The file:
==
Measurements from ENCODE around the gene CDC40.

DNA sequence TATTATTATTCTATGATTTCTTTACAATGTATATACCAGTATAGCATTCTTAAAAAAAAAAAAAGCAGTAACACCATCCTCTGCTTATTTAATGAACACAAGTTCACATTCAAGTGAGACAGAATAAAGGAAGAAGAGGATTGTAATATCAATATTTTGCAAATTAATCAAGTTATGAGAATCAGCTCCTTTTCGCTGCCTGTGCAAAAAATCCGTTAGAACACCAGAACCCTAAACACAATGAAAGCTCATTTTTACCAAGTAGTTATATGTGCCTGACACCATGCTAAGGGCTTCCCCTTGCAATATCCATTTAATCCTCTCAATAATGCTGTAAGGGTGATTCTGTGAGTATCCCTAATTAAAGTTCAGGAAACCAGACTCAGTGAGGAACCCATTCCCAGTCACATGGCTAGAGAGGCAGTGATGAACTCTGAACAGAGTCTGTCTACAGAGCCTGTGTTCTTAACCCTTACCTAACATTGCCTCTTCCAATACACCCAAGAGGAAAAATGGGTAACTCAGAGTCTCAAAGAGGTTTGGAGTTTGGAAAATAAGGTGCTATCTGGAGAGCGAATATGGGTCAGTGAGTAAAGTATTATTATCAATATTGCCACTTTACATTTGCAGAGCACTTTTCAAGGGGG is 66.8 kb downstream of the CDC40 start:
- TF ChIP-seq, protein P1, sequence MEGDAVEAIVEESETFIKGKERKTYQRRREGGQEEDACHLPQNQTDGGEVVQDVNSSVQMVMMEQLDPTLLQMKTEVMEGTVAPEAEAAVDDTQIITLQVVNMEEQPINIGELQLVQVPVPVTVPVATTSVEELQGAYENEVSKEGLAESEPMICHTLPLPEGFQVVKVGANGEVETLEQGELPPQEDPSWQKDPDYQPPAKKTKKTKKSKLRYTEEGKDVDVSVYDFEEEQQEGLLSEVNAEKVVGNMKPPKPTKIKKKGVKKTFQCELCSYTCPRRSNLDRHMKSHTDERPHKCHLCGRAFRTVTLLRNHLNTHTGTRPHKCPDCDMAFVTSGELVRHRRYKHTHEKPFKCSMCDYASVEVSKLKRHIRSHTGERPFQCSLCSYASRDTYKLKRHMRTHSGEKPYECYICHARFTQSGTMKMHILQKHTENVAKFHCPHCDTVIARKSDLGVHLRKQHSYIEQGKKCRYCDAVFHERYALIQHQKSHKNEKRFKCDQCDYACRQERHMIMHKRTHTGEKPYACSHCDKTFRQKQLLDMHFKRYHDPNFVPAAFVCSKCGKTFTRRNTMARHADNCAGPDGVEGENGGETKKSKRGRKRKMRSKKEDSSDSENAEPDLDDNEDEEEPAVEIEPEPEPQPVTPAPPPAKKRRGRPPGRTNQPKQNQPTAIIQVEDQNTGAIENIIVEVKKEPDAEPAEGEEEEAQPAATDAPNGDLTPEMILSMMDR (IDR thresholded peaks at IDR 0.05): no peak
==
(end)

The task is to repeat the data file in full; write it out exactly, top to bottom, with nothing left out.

Measurements from ENCODE around the gene CDC40.

DNA sequence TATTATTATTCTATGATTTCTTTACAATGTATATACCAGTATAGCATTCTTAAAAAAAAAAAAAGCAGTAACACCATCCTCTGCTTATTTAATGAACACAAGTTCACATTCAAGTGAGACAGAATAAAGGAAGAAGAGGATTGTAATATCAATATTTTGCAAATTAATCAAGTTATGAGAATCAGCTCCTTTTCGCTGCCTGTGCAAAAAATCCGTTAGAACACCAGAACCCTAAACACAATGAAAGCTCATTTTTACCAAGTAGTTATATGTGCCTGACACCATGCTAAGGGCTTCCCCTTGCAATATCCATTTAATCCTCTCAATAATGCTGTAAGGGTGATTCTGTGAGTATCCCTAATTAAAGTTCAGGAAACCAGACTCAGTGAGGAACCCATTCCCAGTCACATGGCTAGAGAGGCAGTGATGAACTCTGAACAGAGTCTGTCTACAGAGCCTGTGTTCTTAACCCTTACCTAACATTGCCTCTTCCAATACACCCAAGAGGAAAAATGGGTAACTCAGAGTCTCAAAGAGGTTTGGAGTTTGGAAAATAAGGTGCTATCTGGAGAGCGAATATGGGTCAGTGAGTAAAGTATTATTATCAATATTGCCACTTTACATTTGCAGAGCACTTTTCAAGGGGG is 66.8 kb downstream of the CDC40 start:
- TF ChIP-seq, protein P1, sequence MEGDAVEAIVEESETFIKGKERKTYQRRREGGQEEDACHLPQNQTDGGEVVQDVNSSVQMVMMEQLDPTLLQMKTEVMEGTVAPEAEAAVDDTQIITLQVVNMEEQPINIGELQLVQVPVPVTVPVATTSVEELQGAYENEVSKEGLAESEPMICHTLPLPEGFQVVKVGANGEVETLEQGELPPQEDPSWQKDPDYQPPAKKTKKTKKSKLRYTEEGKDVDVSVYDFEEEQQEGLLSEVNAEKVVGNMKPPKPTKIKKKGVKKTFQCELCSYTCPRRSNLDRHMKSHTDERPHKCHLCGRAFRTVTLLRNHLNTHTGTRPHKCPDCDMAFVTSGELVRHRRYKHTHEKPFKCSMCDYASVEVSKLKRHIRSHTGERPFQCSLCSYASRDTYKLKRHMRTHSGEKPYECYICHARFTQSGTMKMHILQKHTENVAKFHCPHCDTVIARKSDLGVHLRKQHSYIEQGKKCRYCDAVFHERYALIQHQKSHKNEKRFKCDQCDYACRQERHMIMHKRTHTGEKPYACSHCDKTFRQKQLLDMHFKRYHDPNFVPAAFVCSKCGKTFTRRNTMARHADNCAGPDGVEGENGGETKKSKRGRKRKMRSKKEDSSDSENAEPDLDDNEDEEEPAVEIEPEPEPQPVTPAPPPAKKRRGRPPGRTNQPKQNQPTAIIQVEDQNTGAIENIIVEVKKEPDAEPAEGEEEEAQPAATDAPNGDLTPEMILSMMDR (IDR thresholded peaks at IDR 0.05): no peak